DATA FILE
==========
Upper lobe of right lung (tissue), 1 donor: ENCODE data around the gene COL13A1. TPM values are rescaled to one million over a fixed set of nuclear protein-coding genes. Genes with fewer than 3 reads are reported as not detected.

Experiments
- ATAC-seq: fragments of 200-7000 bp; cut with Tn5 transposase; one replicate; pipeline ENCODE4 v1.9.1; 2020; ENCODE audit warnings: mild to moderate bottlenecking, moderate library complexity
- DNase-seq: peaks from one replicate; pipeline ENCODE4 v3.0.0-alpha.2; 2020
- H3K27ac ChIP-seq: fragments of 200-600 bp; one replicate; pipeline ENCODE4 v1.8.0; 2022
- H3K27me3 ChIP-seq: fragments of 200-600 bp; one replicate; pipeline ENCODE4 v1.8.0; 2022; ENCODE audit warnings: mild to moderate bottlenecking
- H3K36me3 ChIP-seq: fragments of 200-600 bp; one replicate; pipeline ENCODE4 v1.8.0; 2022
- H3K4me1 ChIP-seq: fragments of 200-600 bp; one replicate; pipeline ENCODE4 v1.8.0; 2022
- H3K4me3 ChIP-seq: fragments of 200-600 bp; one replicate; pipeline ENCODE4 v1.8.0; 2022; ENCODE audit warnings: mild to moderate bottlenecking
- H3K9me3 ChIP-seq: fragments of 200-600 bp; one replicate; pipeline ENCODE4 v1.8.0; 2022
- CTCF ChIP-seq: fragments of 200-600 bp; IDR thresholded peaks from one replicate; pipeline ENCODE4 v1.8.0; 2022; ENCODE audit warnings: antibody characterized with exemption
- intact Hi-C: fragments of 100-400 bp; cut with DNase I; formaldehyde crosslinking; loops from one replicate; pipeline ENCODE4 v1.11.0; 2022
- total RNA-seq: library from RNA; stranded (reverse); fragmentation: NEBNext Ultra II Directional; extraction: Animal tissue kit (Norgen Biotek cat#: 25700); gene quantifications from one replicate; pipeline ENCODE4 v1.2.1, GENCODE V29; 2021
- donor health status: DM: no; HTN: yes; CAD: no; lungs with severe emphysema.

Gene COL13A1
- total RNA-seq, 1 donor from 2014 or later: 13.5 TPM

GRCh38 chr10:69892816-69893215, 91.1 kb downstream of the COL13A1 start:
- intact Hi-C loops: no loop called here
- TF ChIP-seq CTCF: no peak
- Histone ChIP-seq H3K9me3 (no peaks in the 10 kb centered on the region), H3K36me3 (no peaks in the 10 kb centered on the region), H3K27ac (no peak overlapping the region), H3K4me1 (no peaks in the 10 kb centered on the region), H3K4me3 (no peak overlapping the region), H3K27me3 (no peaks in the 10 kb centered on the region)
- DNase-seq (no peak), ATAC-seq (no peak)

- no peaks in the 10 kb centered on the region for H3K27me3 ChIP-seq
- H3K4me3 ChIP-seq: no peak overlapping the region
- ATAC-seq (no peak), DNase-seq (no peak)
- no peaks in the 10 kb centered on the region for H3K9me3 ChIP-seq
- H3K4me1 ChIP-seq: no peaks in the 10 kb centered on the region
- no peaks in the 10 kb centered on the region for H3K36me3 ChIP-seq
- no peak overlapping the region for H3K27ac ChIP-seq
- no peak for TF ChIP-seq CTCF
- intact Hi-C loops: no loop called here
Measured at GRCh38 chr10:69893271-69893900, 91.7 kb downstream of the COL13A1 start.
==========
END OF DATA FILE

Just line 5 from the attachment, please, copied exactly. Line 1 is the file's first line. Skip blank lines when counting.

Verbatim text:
- H3K27ac ChIP-seq: fragments of 200-600 bp; one replicate; pipeline ENCODE4 v1.8.0; 2022